Main to Main Multi-Modal Connector Project Moves Forward with $28.6M Harahan Bridge Renovation

A long-awaited renovation project started this Monday as a construction crew began work on the Harahan Bridge. The $28.6 million renovation of the bridge is part of the Main to Main Multi-Modal Connector Project, which also includes extensive work in Memphis and West Memphis.

The Harahan Bridge

A long-awaited renovation project started this Monday when a construction crew began work on the Harahan Bridge. The $28.6 million renovation of the bridge is part of the Main to Main Multi-Modal Connector Project, which also includes extensive work in Memphis and West Memphis.

The Main to Main Project, which received $15 million in federal funds through the Transportation Investment Generating Economic Recovery Grant (TIGER IV) as well as through public and private donations, entails streetscape, lighting, sidewalk, roadway and drainage work along Main Street, but also the conversion of the iconic Harahan Bridge into a bicycle and pedestrian bridge.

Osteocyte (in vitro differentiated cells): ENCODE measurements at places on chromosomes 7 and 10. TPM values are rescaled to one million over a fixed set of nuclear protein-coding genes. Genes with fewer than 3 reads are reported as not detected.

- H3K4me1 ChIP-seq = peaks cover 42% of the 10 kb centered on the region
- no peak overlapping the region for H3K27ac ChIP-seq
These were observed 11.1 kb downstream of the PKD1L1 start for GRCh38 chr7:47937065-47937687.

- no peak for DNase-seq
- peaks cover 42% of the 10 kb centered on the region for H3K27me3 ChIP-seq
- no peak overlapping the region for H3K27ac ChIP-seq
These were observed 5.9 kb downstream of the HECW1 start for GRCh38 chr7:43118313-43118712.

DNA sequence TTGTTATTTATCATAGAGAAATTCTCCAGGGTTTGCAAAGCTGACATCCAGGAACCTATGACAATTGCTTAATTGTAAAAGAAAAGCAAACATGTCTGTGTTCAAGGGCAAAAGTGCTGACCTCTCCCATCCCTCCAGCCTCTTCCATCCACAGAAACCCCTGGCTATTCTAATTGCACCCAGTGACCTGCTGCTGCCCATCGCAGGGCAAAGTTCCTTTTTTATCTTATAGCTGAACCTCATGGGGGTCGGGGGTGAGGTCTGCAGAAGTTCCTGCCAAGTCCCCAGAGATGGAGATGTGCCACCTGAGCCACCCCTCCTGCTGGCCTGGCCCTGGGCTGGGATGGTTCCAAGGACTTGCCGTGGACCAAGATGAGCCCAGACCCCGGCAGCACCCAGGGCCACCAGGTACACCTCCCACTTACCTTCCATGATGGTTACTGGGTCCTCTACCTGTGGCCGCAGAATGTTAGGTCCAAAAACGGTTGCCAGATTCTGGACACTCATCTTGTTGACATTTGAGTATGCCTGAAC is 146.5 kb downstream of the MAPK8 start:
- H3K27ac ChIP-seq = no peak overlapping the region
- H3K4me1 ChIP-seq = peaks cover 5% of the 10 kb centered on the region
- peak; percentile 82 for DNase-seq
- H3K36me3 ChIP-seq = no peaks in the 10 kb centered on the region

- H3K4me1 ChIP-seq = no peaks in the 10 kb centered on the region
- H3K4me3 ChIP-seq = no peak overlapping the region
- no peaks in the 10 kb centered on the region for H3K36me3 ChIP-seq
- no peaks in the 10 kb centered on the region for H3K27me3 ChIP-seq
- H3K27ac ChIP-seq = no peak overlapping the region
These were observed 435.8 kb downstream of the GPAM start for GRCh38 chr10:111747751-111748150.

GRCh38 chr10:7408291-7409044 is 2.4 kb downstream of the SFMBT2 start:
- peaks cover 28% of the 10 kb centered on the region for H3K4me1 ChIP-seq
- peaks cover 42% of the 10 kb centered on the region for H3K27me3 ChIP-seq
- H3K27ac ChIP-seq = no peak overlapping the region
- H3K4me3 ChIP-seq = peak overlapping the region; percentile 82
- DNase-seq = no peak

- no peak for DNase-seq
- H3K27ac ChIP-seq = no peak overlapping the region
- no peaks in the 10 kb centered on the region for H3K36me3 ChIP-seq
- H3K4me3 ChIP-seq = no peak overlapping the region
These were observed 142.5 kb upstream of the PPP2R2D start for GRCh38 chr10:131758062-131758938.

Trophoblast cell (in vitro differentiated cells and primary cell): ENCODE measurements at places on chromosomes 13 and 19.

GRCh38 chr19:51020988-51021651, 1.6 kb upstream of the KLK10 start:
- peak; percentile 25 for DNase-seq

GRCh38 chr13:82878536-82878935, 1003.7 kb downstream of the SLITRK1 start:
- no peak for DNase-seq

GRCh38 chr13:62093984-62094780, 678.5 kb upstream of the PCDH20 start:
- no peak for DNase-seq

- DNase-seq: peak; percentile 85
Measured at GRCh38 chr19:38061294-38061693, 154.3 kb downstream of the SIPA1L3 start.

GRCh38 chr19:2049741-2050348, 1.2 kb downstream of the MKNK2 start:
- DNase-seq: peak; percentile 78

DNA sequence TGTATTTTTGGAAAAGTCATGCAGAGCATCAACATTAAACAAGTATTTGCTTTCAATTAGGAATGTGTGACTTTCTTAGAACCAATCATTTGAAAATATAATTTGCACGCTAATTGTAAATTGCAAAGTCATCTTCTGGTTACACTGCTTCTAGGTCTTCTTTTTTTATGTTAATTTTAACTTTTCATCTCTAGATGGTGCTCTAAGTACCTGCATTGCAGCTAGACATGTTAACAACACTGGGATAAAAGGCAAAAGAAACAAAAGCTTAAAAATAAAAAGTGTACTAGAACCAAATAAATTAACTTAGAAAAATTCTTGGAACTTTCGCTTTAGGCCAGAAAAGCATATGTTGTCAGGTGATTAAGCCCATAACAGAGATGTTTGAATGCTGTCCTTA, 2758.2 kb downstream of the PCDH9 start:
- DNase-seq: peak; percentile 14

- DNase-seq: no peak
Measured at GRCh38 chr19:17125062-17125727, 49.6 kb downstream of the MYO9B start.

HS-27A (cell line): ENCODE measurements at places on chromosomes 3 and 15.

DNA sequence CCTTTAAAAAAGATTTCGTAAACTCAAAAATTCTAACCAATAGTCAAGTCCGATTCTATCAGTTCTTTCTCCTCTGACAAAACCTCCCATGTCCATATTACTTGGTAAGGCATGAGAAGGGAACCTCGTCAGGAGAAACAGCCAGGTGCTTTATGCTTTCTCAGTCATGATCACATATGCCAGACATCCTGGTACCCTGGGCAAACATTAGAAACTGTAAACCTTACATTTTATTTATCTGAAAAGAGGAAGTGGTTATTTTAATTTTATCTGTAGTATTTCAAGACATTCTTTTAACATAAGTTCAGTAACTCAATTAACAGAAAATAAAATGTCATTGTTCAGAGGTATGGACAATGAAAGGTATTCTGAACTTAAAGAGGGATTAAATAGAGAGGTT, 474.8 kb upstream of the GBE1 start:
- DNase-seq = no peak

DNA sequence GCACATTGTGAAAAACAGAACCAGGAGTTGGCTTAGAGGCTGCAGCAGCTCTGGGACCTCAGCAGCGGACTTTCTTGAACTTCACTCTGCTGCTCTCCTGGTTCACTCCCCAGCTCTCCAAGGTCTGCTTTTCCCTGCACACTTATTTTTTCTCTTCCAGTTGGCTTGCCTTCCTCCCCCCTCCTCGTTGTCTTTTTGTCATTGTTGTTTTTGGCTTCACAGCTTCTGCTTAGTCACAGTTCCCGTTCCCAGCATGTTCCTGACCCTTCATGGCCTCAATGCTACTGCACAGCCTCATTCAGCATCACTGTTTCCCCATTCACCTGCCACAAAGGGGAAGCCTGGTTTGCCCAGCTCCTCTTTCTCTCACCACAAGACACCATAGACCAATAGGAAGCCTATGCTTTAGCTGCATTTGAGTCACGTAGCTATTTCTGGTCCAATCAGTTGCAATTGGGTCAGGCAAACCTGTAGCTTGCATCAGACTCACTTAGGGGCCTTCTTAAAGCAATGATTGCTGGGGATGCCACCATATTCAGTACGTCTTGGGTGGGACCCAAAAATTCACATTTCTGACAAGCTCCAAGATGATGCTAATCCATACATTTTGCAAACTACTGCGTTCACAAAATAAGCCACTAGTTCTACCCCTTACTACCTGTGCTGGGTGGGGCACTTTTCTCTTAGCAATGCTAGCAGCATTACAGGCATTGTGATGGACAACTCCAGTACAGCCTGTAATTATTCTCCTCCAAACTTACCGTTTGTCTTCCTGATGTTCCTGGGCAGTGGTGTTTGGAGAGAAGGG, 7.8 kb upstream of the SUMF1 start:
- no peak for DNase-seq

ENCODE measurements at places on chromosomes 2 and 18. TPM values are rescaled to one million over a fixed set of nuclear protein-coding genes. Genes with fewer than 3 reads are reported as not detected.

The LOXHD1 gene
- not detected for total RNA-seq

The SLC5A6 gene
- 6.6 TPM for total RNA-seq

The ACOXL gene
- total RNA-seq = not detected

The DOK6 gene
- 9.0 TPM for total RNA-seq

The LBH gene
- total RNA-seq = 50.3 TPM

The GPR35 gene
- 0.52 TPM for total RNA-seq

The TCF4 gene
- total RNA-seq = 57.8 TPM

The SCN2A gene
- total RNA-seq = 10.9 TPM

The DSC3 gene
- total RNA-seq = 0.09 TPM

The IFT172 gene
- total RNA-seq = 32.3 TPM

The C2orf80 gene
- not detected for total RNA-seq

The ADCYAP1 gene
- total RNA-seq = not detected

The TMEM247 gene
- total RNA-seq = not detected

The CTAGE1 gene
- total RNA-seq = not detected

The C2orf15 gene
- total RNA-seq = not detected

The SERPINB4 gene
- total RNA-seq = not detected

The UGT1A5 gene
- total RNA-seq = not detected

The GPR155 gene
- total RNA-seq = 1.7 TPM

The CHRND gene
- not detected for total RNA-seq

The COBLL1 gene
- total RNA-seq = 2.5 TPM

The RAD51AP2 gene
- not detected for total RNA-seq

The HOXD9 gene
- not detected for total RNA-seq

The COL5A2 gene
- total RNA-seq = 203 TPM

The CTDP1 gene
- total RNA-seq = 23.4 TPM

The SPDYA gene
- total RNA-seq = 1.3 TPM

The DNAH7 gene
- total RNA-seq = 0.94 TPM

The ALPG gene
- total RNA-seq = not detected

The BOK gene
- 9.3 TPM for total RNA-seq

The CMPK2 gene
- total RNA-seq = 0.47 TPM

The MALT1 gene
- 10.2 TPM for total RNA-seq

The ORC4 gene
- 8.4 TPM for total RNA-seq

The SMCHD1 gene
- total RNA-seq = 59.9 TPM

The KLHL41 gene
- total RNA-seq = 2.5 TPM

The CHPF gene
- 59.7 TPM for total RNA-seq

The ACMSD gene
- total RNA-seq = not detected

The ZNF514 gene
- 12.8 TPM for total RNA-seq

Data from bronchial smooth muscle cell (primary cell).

The pedestrian bridge dubbed Big River Crossing was envisioned by the proponents as a centerpiece that will connect Downtown Memphis to West Memphis, Ark. According to project details, it will increase accessibility for residents and workers and will help reduce air pollution and flood damage costs.

The project is the result of the collaboration between the City of Memphis, Shelby County, West Memphis, the State of Tennessee, the Federal government and numerous other partners. The initial cost estimate was $30 million dollars, but it was later changed to $38 million.

“The increased cost estimate is primarily the result of having to replace steel stringers on the Harahan Bridge, as well as the specialized mesh fence required by the railroad and the required redesign of the Arkansas trail. This is a difference of $7,560,801. Let me stress this is a cost estimate only. Bids on the project and value engineering by our team could reduce this estimate,” said Memphis Mayor Wharton in a letter addressed to the Memphis City Council in August 2013.

Image Courtesy of User C Hanchey, via Flickr